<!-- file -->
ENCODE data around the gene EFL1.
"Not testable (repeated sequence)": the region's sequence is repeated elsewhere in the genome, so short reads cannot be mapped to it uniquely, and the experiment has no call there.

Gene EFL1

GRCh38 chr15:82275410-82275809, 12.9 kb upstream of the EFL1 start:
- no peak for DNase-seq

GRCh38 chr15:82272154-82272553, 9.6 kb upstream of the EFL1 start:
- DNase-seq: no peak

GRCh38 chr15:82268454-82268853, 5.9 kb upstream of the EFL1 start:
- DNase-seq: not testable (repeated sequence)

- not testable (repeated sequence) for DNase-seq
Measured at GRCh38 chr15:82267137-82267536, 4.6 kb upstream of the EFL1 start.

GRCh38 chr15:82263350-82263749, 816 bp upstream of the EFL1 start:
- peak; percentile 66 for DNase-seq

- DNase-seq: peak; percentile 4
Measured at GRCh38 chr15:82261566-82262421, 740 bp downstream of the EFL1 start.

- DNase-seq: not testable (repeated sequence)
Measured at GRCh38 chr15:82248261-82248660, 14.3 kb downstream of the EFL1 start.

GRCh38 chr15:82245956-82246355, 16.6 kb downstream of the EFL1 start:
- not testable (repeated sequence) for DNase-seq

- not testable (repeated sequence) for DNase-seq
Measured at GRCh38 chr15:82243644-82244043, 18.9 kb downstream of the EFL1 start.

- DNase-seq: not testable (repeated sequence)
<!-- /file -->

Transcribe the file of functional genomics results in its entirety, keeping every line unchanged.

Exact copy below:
ENCODE data around the gene EFL1.
"Not testable (repeated sequence)": the region's sequence is repeated elsewhere in the genome, so short reads cannot be mapped to it uniquely, and the experiment has no call there.

Gene EFL1

GRCh38 chr15:82275410-82275809, 12.9 kb upstream of the EFL1 start:
- no peak for DNase-seq

GRCh38 chr15:82272154-82272553, 9.6 kb upstream of the EFL1 start:
- DNase-seq: no peak

GRCh38 chr15:82268454-82268853, 5.9 kb upstream of the EFL1 start:
- DNase-seq: not testable (repeated sequence)

- not testable (repeated sequence) for DNase-seq
Measured at GRCh38 chr15:82267137-82267536, 4.6 kb upstream of the EFL1 start.

GRCh38 chr15:82263350-82263749, 816 bp upstream of the EFL1 start:
- peak; percentile 66 for DNase-seq

- DNase-seq: peak; percentile 4
Measured at GRCh38 chr15:82261566-82262421, 740 bp downstream of the EFL1 start.

- DNase-seq: not testable (repeated sequence)
Measured at GRCh38 chr15:82248261-82248660, 14.3 kb downstream of the EFL1 start.

GRCh38 chr15:82245956-82246355, 16.6 kb downstream of the EFL1 start:
- not testable (repeated sequence) for DNase-seq

- not testable (repeated sequence) for DNase-seq
Measured at GRCh38 chr15:82243644-82244043, 18.9 kb downstream of the EFL1 start.

- DNase-seq: not testable (repeated sequence)